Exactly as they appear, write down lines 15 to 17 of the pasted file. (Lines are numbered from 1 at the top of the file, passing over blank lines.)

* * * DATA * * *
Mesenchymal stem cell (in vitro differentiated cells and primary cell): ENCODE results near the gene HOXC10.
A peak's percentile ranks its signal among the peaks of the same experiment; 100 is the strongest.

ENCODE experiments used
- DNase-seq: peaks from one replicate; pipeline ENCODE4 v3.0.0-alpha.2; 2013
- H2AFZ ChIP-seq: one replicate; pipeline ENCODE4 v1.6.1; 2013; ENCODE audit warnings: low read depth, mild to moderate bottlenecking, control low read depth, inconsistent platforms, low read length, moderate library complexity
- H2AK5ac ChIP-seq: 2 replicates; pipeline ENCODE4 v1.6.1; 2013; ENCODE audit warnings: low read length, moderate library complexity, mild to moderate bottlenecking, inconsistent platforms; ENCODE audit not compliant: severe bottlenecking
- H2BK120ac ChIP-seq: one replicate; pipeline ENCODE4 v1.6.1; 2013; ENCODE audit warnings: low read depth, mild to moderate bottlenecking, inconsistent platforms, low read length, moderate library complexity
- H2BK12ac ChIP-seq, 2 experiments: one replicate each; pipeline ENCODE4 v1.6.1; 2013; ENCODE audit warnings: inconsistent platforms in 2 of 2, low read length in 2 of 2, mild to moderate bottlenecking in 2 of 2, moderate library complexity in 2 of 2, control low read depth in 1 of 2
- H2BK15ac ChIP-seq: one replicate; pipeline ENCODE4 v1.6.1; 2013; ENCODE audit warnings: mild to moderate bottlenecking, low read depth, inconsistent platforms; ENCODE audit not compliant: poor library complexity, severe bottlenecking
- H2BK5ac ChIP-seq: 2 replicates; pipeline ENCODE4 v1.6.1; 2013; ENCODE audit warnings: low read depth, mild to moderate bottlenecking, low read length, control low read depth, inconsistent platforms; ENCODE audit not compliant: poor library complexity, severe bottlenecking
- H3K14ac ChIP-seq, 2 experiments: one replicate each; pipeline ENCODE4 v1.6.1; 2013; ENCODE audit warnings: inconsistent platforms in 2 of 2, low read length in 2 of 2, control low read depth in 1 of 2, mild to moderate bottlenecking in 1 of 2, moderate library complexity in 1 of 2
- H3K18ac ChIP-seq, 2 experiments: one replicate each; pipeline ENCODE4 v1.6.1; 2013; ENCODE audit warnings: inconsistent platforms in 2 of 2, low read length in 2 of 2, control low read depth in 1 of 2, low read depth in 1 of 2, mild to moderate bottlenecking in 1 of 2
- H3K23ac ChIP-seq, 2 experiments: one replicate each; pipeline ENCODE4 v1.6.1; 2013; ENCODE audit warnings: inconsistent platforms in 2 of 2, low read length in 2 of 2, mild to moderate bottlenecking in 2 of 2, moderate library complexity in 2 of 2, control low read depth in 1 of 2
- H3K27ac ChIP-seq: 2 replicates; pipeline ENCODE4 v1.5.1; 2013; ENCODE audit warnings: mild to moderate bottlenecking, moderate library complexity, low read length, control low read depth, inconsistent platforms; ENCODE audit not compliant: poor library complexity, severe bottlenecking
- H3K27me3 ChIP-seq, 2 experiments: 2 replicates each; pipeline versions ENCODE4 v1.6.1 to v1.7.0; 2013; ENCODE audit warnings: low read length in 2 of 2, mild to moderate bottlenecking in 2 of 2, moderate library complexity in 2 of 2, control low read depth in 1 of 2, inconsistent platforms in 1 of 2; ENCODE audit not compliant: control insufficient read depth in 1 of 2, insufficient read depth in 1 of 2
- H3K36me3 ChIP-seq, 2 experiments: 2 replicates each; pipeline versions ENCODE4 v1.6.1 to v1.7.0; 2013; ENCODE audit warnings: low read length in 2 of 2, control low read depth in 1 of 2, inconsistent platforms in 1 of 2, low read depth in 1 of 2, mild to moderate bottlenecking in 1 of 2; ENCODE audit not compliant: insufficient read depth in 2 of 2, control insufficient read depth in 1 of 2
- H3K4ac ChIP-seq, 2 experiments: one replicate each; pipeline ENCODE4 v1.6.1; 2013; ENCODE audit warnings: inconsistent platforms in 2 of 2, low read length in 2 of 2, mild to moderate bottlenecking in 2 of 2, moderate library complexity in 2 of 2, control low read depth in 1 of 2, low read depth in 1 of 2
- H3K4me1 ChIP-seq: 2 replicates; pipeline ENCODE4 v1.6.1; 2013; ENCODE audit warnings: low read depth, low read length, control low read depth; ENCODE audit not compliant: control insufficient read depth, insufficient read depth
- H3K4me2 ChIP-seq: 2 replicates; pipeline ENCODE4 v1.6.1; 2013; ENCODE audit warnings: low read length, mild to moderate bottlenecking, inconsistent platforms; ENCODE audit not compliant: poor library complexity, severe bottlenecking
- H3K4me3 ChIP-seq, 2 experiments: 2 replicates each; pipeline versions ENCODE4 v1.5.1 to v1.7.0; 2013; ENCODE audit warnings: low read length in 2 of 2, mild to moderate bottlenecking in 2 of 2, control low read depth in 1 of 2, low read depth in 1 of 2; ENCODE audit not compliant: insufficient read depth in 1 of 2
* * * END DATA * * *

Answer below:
- H3K27me3 ChIP-seq, 2 experiments: 2 replicates each; pipeline versions ENCODE4 v1.6.1 to v1.7.0; 2013; ENCODE audit warnings: low read length in 2 of 2, mild to moderate bottlenecking in 2 of 2, moderate library complexity in 2 of 2, control low read depth in 1 of 2, inconsistent platforms in 1 of 2; ENCODE audit not compliant: control insufficient read depth in 1 of 2, insufficient read depth in 1 of 2
- H3K36me3 ChIP-seq, 2 experiments: 2 replicates each; pipeline versions ENCODE4 v1.6.1 to v1.7.0; 2013; ENCODE audit warnings: low read length in 2 of 2, control low read depth in 1 of 2, inconsistent platforms in 1 of 2, low read depth in 1 of 2, mild to moderate bottlenecking in 1 of 2; ENCODE audit not compliant: insufficient read depth in 2 of 2, control insufficient read depth in 1 of 2
- H3K4ac ChIP-seq, 2 experiments: one replicate each; pipeline ENCODE4 v1.6.1; 2013; ENCODE audit warnings: inconsistent platforms in 2 of 2, low read length in 2 of 2, mild to moderate bottlenecking in 2 of 2, moderate library complexity in 2 of 2, control low read depth in 1 of 2, low read depth in 1 of 2